Options: Regional and Local Economic Analysis (S1), Development of Globalisation (S1), E-Commerce – a Critical Evaluation (S1), International Trade Policy (S1), European Economic Integration (S1), Economics of Corporate Finance (S1), Economics of International Financial Management (S1), Project Appraisal (S1), Project Management (S1), Business Forecasting Using Time-Series Models (S1), Econometric Analysis (S2), Game Theory (S2), Marine Resource Economics (S2), International Banking (S2), Classical and Radical Economic Ideas (S2), Business Finance and the Financial Environment (S2), Economics of Corporate Investment Policy (S2), South American Economies (S2), European Community Law (S2), Discrimination and Conflict in Employment Law (S2), Taxation (S2), Dissertation (S1 & S2), Language (S1 & S2)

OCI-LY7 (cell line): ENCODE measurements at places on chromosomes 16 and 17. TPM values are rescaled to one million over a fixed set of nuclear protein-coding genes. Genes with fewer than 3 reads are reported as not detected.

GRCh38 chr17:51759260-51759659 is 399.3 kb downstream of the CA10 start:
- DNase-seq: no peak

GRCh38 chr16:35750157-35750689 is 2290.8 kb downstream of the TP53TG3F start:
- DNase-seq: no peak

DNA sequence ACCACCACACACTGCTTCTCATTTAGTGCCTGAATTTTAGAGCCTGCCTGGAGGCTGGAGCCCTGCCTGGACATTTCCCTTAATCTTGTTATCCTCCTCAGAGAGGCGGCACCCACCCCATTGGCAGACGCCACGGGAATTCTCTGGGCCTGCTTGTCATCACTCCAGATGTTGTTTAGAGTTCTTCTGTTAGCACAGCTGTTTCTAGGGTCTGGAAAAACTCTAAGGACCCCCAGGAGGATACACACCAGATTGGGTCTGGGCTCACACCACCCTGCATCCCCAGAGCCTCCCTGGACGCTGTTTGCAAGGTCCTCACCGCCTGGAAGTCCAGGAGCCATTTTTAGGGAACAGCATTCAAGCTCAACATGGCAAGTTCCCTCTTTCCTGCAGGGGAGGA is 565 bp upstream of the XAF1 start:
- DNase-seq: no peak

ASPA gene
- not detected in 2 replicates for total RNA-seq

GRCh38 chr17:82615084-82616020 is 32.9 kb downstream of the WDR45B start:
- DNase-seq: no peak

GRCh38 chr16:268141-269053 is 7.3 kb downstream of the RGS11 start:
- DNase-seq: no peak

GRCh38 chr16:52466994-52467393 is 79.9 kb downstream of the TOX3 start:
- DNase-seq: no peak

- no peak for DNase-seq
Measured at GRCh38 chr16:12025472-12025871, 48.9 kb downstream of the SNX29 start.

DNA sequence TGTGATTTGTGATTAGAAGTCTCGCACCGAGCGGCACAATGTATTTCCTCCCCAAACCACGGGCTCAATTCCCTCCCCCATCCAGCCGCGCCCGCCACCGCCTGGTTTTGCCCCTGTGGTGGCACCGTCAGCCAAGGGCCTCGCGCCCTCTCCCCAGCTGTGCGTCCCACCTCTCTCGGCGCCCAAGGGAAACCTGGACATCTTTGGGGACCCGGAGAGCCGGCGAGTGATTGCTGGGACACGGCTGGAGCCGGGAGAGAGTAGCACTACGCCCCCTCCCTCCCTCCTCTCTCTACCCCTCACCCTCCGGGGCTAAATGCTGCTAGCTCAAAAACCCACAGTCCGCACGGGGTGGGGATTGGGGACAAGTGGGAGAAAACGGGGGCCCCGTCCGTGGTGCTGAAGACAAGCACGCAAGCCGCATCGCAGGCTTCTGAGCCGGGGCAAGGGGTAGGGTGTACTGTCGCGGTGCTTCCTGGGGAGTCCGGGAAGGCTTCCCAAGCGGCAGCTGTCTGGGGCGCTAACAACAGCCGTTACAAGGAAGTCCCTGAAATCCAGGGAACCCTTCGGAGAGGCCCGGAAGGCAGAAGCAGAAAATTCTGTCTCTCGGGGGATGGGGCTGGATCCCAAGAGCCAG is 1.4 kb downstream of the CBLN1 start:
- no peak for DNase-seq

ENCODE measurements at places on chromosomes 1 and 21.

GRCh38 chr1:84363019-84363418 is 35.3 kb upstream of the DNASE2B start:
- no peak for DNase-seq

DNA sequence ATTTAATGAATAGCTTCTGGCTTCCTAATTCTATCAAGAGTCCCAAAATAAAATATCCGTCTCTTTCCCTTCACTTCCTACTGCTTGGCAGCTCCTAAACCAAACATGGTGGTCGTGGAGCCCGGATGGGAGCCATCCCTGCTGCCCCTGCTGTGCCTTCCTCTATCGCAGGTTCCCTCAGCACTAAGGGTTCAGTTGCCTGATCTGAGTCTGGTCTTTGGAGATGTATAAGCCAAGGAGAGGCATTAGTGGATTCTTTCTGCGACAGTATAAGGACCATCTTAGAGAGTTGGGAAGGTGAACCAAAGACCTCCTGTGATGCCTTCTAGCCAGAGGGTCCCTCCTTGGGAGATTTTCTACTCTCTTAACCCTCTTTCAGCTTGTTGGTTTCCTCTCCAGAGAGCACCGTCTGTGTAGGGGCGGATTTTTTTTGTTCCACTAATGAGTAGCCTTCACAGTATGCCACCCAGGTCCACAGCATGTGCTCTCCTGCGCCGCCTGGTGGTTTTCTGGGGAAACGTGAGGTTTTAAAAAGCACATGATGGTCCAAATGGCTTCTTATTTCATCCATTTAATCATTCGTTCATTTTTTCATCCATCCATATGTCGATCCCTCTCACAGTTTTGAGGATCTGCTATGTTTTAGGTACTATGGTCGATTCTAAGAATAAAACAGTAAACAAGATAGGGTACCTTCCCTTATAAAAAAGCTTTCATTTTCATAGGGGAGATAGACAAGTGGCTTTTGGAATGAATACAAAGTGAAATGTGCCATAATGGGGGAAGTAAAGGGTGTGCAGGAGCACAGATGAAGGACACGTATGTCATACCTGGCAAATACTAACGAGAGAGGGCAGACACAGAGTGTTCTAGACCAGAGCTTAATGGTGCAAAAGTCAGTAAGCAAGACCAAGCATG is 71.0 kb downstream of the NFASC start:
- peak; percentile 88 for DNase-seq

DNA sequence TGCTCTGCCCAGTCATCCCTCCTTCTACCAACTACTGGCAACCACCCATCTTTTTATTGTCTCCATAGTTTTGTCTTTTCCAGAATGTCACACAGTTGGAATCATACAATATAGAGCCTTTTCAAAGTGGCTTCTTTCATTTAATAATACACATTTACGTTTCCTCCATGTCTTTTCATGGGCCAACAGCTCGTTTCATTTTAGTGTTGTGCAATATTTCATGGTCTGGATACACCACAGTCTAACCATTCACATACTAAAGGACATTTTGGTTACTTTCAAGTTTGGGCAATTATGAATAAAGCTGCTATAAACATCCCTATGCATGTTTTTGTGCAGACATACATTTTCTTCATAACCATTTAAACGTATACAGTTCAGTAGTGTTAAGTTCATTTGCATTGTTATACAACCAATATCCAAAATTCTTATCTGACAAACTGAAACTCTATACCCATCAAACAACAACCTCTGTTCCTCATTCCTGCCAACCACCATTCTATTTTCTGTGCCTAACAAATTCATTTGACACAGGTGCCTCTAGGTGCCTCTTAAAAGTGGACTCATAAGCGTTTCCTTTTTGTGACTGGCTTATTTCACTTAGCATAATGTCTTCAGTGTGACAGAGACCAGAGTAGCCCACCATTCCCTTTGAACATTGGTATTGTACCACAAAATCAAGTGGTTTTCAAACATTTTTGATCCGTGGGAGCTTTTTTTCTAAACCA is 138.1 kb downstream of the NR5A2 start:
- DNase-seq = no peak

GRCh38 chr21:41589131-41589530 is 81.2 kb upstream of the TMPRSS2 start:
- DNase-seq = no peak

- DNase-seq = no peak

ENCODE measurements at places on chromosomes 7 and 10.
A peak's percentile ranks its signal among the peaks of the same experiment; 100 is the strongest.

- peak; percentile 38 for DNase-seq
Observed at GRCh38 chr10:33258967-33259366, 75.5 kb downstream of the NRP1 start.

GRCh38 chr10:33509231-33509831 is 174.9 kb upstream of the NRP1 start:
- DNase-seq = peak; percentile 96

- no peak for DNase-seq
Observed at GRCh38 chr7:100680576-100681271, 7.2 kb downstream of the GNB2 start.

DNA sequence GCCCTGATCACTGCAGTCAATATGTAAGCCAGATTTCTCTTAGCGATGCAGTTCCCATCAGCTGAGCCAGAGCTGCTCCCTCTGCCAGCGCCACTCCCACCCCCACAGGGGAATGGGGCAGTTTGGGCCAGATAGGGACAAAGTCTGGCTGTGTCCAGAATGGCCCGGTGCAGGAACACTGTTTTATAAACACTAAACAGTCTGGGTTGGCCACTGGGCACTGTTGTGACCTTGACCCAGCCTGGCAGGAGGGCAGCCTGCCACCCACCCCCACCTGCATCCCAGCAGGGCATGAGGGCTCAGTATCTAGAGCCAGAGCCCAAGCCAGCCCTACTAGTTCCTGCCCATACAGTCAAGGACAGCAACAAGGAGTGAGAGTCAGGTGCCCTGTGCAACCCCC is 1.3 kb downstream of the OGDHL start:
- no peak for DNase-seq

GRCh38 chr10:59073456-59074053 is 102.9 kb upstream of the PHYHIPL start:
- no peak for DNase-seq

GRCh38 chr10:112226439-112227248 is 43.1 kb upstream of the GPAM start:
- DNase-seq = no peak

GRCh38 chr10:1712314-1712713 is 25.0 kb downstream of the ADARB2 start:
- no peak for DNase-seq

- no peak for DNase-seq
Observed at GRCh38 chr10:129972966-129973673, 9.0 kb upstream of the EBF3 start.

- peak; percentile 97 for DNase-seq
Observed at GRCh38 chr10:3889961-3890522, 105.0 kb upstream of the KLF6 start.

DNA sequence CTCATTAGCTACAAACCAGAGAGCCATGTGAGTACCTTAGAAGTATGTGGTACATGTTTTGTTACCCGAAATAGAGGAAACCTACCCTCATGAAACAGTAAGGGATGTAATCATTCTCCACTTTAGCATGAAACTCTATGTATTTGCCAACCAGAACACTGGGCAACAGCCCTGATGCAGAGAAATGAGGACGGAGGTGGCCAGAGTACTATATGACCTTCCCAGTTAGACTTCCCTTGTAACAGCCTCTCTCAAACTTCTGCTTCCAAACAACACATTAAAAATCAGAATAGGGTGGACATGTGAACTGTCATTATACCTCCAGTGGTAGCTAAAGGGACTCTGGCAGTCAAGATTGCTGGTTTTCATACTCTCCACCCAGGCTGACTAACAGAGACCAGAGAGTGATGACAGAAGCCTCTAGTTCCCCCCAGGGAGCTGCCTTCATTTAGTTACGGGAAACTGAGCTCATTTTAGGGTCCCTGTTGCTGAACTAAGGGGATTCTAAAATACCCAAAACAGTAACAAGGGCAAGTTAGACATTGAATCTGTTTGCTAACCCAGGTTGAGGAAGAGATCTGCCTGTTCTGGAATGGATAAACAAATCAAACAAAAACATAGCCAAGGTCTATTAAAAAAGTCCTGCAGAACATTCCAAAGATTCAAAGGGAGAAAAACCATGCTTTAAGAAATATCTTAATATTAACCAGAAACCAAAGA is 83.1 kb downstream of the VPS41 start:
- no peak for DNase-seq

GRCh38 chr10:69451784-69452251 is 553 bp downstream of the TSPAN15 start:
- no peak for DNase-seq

5. Admissions

Entry to Year 1

High School Certificate or Diploma (grades average or GPA xx)
or Form XII (grades over xx%)
or International Baccalaureate (xx pts)
A-level (xx pts) or xxx UCAS Tariff Points
and GCSE Maths (Grade x) or equivalent
English – IELTS x or TOEFL xxx (xxx computer version)
Minimum age xx

6. Progression

Exit Award (3)

BA (Hons) degree – 360 credits
Adv. Dip. HE – 300 credits

Exit Award (2)

Dip. HE – 240 credits (maximum 120 level 1)
Adv. Cert. HE – 180 credits

Exit Award (1)

Cert. HE – 120 credits

7. Key skills mapping

Example: level 1, semester 1, core units only


Key Skills Level 3 (unless stated otherwise)

  Communication Information Technology Application of Number Problem Solving Learning and Performance Working with Others